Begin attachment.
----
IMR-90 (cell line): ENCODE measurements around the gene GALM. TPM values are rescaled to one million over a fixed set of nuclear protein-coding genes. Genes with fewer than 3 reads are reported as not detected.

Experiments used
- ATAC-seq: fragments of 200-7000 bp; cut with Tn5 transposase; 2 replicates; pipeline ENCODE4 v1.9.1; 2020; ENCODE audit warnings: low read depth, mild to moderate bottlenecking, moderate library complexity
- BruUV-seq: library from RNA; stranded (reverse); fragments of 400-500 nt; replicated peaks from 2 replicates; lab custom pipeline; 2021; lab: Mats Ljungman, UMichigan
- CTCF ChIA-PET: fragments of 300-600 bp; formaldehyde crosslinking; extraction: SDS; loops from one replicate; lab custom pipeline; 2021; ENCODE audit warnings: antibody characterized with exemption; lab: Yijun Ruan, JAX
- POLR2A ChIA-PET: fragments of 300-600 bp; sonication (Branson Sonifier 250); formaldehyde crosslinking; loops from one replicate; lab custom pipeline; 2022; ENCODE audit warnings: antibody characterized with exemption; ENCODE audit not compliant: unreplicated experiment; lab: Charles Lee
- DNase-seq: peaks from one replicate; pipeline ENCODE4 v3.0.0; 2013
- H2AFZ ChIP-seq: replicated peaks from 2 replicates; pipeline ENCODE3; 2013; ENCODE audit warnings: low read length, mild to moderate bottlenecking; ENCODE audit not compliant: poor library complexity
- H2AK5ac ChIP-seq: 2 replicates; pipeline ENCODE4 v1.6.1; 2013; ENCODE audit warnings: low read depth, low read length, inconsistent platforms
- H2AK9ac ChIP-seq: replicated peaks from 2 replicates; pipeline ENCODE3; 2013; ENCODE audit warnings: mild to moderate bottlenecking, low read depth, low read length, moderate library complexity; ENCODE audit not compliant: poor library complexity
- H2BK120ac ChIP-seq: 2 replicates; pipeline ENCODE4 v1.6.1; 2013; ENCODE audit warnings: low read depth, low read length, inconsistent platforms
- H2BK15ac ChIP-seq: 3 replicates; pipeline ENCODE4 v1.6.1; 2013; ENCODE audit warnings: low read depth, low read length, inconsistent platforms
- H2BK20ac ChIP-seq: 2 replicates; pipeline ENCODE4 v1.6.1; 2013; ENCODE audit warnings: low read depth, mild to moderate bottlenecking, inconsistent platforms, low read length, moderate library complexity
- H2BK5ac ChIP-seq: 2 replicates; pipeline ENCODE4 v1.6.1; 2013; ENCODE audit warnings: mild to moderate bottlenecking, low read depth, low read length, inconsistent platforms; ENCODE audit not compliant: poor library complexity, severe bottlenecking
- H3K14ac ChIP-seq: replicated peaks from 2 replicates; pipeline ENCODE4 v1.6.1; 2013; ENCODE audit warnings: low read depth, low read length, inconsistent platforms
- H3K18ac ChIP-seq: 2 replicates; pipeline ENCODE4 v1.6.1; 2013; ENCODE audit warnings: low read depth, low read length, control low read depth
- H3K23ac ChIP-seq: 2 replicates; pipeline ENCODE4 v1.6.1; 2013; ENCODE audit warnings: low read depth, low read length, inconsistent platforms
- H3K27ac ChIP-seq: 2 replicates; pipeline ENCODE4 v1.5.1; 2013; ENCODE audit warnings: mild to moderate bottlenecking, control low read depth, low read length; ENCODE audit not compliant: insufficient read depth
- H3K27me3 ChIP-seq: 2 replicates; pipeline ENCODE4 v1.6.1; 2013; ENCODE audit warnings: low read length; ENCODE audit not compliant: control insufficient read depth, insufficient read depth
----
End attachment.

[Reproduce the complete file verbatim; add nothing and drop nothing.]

IMR-90 (cell line): ENCODE measurements around the gene GALM. TPM values are rescaled to one million over a fixed set of nuclear protein-coding genes. Genes with fewer than 3 reads are reported as not detected.

Experiments used
- ATAC-seq: fragments of 200-7000 bp; cut with Tn5 transposase; 2 replicates; pipeline ENCODE4 v1.9.1; 2020; ENCODE audit warnings: low read depth, mild to moderate bottlenecking, moderate library complexity
- BruUV-seq: library from RNA; stranded (reverse); fragments of 400-500 nt; replicated peaks from 2 replicates; lab custom pipeline; 2021; lab: Mats Ljungman, UMichigan
- CTCF ChIA-PET: fragments of 300-600 bp; formaldehyde crosslinking; extraction: SDS; loops from one replicate; lab custom pipeline; 2021; ENCODE audit warnings: antibody characterized with exemption; lab: Yijun Ruan, JAX
- POLR2A ChIA-PET: fragments of 300-600 bp; sonication (Branson Sonifier 250); formaldehyde crosslinking; loops from one replicate; lab custom pipeline; 2022; ENCODE audit warnings: antibody characterized with exemption; ENCODE audit not compliant: unreplicated experiment; lab: Charles Lee
- DNase-seq: peaks from one replicate; pipeline ENCODE4 v3.0.0; 2013
- H2AFZ ChIP-seq: replicated peaks from 2 replicates; pipeline ENCODE3; 2013; ENCODE audit warnings: low read length, mild to moderate bottlenecking; ENCODE audit not compliant: poor library complexity
- H2AK5ac ChIP-seq: 2 replicates; pipeline ENCODE4 v1.6.1; 2013; ENCODE audit warnings: low read depth, low read length, inconsistent platforms
- H2AK9ac ChIP-seq: replicated peaks from 2 replicates; pipeline ENCODE3; 2013; ENCODE audit warnings: mild to moderate bottlenecking, low read depth, low read length, moderate library complexity; ENCODE audit not compliant: poor library complexity
- H2BK120ac ChIP-seq: 2 replicates; pipeline ENCODE4 v1.6.1; 2013; ENCODE audit warnings: low read depth, low read length, inconsistent platforms
- H2BK15ac ChIP-seq: 3 replicates; pipeline ENCODE4 v1.6.1; 2013; ENCODE audit warnings: low read depth, low read length, inconsistent platforms
- H2BK20ac ChIP-seq: 2 replicates; pipeline ENCODE4 v1.6.1; 2013; ENCODE audit warnings: low read depth, mild to moderate bottlenecking, inconsistent platforms, low read length, moderate library complexity
- H2BK5ac ChIP-seq: 2 replicates; pipeline ENCODE4 v1.6.1; 2013; ENCODE audit warnings: mild to moderate bottlenecking, low read depth, low read length, inconsistent platforms; ENCODE audit not compliant: poor library complexity, severe bottlenecking
- H3K14ac ChIP-seq: replicated peaks from 2 replicates; pipeline ENCODE4 v1.6.1; 2013; ENCODE audit warnings: low read depth, low read length, inconsistent platforms
- H3K18ac ChIP-seq: 2 replicates; pipeline ENCODE4 v1.6.1; 2013; ENCODE audit warnings: low read depth, low read length, control low read depth
- H3K23ac ChIP-seq: 2 replicates; pipeline ENCODE4 v1.6.1; 2013; ENCODE audit warnings: low read depth, low read length, inconsistent platforms
- H3K27ac ChIP-seq: 2 replicates; pipeline ENCODE4 v1.5.1; 2013; ENCODE audit warnings: mild to moderate bottlenecking, control low read depth, low read length; ENCODE audit not compliant: insufficient read depth
- H3K27me3 ChIP-seq: 2 replicates; pipeline ENCODE4 v1.6.1; 2013; ENCODE audit warnings: low read length; ENCODE audit not compliant: control insufficient read depth, insufficient read depth